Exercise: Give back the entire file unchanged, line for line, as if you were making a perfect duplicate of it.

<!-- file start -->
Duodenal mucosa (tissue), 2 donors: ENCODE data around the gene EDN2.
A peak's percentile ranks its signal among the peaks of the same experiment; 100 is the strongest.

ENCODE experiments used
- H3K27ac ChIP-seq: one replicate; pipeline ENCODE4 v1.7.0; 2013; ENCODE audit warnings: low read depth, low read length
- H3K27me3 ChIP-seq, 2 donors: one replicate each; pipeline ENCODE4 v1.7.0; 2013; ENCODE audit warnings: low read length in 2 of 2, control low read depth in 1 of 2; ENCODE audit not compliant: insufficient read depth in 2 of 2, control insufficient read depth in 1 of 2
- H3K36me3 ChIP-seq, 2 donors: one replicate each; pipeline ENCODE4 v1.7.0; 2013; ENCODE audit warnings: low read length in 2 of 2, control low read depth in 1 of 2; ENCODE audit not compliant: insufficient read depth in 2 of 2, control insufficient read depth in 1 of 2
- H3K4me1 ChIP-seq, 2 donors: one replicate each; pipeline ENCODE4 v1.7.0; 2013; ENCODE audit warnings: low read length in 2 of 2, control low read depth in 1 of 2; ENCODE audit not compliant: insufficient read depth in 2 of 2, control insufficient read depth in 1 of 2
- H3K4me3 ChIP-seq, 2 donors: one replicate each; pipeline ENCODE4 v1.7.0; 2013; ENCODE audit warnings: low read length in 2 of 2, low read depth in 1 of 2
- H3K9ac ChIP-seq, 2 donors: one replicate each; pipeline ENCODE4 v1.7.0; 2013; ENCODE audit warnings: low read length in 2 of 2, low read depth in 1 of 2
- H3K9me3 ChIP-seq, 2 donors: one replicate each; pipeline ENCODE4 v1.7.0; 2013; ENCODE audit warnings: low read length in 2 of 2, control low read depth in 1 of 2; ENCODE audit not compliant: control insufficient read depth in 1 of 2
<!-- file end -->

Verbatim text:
Duodenal mucosa (tissue), 2 donors: ENCODE data around the gene EDN2.
A peak's percentile ranks its signal among the peaks of the same experiment; 100 is the strongest.

ENCODE experiments used
- H3K27ac ChIP-seq: one replicate; pipeline ENCODE4 v1.7.0; 2013; ENCODE audit warnings: low read depth, low read length
- H3K27me3 ChIP-seq, 2 donors: one replicate each; pipeline ENCODE4 v1.7.0; 2013; ENCODE audit warnings: low read length in 2 of 2, control low read depth in 1 of 2; ENCODE audit not compliant: insufficient read depth in 2 of 2, control insufficient read depth in 1 of 2
- H3K36me3 ChIP-seq, 2 donors: one replicate each; pipeline ENCODE4 v1.7.0; 2013; ENCODE audit warnings: low read length in 2 of 2, control low read depth in 1 of 2; ENCODE audit not compliant: insufficient read depth in 2 of 2, control insufficient read depth in 1 of 2
- H3K4me1 ChIP-seq, 2 donors: one replicate each; pipeline ENCODE4 v1.7.0; 2013; ENCODE audit warnings: low read length in 2 of 2, control low read depth in 1 of 2; ENCODE audit not compliant: insufficient read depth in 2 of 2, control insufficient read depth in 1 of 2
- H3K4me3 ChIP-seq, 2 donors: one replicate each; pipeline ENCODE4 v1.7.0; 2013; ENCODE audit warnings: low read length in 2 of 2, low read depth in 1 of 2
- H3K9ac ChIP-seq, 2 donors: one replicate each; pipeline ENCODE4 v1.7.0; 2013; ENCODE audit warnings: low read length in 2 of 2, low read depth in 1 of 2
- H3K9me3 ChIP-seq, 2 donors: one replicate each; pipeline ENCODE4 v1.7.0; 2013; ENCODE audit warnings: low read length in 2 of 2, control low read depth in 1 of 2; ENCODE audit not compliant: control insufficient read depth in 1 of 2